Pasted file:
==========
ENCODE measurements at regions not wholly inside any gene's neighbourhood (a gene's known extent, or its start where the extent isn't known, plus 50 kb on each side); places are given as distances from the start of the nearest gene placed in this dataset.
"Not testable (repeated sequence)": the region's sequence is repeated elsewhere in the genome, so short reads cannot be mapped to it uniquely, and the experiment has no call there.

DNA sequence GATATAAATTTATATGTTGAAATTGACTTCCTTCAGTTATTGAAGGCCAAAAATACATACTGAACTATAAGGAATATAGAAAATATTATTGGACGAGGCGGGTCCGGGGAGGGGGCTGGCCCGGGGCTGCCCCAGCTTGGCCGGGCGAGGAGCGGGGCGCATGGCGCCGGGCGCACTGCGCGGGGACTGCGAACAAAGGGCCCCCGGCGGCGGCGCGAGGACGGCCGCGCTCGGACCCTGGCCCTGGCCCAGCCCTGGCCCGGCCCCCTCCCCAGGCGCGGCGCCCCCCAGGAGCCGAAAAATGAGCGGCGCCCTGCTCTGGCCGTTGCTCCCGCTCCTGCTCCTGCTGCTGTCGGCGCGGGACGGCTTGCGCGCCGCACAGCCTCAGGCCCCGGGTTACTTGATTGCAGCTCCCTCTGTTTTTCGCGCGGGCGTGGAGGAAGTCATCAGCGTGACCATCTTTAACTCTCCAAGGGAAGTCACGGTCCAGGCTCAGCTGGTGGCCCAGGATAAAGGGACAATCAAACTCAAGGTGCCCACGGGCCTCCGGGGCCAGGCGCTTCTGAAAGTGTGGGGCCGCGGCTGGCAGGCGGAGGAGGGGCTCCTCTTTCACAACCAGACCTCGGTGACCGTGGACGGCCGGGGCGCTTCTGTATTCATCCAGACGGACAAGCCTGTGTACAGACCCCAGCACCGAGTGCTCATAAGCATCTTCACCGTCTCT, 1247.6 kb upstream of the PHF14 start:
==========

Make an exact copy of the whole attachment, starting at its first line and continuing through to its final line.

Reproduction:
ENCODE measurements at regions not wholly inside any gene's neighbourhood (a gene's known extent, or its start where the extent isn't known, plus 50 kb on each side); places are given as distances from the start of the nearest gene placed in this dataset.
"Not testable (repeated sequence)": the region's sequence is repeated elsewhere in the genome, so short reads cannot be mapped to it uniquely, and the experiment has no call there.

DNA sequence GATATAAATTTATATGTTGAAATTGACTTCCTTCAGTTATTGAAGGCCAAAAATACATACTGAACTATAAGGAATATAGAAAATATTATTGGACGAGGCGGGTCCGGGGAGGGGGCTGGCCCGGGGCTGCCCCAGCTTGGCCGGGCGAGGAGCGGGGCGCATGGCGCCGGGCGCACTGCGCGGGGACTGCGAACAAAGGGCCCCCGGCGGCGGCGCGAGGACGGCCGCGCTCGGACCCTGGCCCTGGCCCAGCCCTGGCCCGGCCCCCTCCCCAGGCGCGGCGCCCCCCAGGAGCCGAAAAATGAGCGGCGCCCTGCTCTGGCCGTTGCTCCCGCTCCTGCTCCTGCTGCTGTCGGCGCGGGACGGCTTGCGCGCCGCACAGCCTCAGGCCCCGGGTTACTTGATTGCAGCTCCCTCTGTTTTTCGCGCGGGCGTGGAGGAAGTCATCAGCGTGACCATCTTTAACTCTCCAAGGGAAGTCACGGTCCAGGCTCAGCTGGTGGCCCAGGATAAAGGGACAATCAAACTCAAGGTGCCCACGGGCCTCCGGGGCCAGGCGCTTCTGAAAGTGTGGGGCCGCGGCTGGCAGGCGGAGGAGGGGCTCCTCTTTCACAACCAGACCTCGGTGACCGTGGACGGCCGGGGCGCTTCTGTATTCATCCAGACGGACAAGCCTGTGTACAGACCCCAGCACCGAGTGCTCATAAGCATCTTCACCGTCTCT, 1247.6 kb upstream of the PHF14 start: